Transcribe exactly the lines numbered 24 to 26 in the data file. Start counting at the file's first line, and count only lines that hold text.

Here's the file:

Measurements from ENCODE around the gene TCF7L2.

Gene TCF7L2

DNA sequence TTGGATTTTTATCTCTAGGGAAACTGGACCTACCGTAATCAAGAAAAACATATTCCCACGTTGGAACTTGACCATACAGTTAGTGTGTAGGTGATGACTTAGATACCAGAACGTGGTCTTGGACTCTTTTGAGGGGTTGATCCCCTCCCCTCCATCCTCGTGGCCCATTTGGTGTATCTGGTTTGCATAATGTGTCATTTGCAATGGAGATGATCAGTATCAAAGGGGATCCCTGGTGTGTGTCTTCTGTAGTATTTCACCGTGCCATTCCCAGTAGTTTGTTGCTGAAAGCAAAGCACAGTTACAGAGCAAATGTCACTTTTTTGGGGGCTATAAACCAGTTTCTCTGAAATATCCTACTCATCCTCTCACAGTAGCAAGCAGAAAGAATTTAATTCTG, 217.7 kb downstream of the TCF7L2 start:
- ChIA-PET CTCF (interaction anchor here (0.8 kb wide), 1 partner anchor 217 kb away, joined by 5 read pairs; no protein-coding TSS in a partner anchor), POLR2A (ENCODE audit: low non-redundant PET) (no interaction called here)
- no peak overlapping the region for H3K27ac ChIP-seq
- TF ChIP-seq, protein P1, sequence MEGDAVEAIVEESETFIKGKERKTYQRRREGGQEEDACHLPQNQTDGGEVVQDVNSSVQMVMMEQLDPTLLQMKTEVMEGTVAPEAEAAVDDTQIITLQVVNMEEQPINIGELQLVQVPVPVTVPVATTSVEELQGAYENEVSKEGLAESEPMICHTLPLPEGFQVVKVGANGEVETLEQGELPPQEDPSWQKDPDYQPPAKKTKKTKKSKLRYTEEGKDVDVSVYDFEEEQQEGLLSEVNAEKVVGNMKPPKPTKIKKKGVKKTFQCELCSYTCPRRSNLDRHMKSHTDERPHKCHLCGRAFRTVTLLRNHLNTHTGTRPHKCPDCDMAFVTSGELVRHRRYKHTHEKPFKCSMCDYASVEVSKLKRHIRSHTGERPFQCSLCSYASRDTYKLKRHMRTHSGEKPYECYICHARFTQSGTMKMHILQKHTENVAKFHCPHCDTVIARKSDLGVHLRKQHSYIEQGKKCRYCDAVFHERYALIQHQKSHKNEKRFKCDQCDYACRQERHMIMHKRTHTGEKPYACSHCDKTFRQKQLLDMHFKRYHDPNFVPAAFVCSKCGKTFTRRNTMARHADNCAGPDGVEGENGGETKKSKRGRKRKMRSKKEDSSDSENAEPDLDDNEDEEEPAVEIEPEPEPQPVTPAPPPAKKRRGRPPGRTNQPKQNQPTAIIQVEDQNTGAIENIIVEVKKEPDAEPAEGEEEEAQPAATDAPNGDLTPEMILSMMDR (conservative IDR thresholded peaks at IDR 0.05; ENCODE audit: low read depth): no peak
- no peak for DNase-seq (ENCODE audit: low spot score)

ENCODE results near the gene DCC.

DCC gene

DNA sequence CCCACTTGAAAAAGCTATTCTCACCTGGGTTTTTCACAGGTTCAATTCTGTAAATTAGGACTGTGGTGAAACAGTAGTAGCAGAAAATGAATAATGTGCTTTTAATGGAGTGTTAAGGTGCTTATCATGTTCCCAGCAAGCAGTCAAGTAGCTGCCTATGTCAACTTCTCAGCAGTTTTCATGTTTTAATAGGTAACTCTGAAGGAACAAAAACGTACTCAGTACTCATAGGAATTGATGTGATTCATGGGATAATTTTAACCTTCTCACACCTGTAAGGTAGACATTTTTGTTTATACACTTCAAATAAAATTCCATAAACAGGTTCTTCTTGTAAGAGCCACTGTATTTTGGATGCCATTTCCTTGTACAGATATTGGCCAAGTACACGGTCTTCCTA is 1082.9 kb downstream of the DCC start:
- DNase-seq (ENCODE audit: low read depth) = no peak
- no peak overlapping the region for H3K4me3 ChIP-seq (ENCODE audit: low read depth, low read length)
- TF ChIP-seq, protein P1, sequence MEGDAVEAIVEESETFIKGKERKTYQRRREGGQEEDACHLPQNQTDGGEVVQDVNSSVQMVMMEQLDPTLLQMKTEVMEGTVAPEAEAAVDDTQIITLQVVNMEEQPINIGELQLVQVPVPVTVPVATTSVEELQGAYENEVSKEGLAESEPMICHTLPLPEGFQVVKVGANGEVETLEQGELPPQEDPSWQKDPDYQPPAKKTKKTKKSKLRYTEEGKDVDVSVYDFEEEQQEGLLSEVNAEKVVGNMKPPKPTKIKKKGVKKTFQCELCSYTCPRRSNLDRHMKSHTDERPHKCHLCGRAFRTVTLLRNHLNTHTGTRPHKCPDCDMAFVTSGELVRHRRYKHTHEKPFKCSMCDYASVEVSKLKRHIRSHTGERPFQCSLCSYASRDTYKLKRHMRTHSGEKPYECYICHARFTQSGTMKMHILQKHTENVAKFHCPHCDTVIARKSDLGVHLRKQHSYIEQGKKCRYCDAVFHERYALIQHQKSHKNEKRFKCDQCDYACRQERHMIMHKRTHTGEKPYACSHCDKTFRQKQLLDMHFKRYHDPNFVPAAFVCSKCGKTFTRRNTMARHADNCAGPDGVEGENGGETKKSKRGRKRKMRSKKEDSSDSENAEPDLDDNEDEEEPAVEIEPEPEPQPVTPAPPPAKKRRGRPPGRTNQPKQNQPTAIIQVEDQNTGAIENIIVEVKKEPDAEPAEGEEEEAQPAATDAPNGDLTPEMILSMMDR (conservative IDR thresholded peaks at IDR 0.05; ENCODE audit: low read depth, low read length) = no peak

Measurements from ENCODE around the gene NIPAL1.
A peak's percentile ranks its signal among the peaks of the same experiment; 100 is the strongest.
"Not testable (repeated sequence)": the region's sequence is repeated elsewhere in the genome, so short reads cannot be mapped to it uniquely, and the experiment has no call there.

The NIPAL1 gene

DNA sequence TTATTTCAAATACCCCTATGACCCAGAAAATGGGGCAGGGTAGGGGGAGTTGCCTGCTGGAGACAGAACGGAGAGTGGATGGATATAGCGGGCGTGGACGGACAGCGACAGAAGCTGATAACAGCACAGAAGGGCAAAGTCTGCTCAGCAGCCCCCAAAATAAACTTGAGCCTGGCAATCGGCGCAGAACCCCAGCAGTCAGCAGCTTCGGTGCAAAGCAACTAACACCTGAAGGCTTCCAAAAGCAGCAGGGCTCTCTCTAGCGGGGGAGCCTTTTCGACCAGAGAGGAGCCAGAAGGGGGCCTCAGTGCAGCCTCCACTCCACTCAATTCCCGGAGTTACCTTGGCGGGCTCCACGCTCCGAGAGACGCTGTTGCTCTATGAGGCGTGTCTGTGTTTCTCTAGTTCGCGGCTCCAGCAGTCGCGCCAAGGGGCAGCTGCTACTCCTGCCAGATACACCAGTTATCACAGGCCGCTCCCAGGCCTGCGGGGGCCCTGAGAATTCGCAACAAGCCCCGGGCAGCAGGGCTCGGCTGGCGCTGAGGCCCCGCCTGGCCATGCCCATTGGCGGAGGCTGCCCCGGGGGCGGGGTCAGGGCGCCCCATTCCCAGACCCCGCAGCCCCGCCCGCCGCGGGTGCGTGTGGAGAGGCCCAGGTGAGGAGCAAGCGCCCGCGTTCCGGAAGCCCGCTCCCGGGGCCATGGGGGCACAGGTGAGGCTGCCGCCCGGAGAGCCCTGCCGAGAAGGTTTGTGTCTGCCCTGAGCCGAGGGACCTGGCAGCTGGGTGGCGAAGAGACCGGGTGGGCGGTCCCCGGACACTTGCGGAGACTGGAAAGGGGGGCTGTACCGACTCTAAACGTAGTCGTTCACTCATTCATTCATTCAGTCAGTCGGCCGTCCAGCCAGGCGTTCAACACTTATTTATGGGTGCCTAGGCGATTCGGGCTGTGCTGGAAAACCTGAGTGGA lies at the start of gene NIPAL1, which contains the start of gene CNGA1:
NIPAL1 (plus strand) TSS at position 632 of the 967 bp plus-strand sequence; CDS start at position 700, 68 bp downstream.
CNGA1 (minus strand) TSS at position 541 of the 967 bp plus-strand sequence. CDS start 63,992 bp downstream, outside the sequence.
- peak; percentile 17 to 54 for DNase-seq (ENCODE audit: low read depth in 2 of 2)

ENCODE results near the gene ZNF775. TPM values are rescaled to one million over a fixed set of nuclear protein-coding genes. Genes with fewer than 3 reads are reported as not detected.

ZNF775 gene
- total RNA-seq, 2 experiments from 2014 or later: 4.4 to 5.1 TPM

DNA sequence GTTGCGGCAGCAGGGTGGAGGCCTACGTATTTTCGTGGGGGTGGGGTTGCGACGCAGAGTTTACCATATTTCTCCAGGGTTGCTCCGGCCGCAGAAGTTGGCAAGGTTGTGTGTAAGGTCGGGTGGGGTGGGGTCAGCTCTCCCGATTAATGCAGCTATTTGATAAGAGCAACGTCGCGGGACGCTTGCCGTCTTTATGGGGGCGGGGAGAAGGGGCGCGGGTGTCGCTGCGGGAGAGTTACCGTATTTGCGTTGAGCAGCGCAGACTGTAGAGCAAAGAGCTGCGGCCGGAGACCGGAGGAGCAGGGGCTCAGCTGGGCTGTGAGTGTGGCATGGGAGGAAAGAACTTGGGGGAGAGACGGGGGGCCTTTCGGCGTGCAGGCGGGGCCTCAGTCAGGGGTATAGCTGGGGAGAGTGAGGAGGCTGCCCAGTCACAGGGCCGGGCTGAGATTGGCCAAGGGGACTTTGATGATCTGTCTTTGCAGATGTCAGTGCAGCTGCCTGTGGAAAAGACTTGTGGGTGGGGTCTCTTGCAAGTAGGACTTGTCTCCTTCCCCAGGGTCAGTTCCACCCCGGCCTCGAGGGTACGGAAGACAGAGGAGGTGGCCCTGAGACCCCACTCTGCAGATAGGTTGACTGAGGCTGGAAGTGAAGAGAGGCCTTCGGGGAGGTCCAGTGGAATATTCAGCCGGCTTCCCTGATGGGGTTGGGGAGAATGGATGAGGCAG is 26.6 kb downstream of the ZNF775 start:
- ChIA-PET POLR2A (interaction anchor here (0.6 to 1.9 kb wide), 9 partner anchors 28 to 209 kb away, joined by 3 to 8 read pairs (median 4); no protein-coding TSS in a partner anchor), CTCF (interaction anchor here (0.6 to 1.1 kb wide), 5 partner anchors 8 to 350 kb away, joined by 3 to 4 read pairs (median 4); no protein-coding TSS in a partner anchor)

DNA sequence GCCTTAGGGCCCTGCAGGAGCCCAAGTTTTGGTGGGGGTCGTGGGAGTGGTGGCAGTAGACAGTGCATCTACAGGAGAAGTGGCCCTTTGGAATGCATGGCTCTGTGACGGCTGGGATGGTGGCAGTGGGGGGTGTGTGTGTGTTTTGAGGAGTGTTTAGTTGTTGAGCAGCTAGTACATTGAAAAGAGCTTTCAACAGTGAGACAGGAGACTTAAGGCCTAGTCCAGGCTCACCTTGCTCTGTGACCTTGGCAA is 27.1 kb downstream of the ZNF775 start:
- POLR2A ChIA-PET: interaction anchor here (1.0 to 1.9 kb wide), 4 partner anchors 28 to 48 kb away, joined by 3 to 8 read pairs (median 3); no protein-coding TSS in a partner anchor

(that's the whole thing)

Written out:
- total RNA-seq, 2 experiments from 2014 or later: 4.4 to 5.1 TPM

DNA sequence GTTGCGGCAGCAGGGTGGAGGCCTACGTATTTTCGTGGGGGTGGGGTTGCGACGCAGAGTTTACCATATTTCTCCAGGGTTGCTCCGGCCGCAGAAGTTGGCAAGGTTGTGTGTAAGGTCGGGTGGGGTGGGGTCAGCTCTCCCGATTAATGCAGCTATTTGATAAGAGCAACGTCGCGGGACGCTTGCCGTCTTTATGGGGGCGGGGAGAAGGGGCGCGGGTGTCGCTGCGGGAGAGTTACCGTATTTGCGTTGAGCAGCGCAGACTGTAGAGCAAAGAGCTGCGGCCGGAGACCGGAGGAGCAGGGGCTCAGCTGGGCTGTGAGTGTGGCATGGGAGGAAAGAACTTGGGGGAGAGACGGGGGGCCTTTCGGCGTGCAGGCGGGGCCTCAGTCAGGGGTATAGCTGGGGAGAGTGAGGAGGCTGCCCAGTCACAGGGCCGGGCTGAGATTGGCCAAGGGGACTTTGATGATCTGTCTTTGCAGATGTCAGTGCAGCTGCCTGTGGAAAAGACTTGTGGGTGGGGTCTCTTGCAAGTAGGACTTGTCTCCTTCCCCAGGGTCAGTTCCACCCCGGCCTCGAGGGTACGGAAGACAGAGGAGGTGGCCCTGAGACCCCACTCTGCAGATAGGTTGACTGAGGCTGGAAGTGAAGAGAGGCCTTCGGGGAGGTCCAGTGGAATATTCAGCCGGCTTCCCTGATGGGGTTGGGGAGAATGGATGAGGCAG is 26.6 kb downstream of the ZNF775 start:
- ChIA-PET POLR2A (interaction anchor here (0.6 to 1.9 kb wide), 9 partner anchors 28 to 209 kb away, joined by 3 to 8 read pairs (median 4); no protein-coding TSS in a partner anchor), CTCF (interaction anchor here (0.6 to 1.1 kb wide), 5 partner anchors 8 to 350 kb away, joined by 3 to 4 read pairs (median 4); no protein-coding TSS in a partner anchor)